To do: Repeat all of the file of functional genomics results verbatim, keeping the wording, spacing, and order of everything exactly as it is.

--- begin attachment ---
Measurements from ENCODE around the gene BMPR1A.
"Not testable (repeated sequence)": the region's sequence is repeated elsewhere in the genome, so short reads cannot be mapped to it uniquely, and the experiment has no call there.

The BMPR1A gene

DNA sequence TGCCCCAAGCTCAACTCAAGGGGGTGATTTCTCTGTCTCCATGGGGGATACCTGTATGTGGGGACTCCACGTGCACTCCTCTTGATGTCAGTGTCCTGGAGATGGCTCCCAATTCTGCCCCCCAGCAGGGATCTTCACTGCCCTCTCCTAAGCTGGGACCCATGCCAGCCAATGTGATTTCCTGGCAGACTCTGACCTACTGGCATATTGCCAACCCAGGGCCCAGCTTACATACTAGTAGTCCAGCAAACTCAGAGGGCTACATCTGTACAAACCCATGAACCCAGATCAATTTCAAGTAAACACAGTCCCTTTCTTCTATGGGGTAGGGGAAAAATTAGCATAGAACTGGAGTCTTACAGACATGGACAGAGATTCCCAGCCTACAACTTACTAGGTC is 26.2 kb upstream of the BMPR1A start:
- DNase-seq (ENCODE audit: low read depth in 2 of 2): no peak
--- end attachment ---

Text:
Measurements from ENCODE around the gene BMPR1A.
"Not testable (repeated sequence)": the region's sequence is repeated elsewhere in the genome, so short reads cannot be mapped to it uniquely, and the experiment has no call there.

The BMPR1A gene

DNA sequence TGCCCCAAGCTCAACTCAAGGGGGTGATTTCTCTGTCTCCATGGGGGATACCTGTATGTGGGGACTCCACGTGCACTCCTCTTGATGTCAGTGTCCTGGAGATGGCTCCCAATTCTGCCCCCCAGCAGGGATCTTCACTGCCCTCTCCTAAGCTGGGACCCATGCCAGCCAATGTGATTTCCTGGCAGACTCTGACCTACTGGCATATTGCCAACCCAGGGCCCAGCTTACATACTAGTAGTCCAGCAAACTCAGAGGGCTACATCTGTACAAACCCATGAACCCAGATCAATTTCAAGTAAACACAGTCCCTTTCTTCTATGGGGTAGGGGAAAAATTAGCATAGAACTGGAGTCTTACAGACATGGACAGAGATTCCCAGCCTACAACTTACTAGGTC is 26.2 kb upstream of the BMPR1A start:
- DNase-seq (ENCODE audit: low read depth in 2 of 2): no peak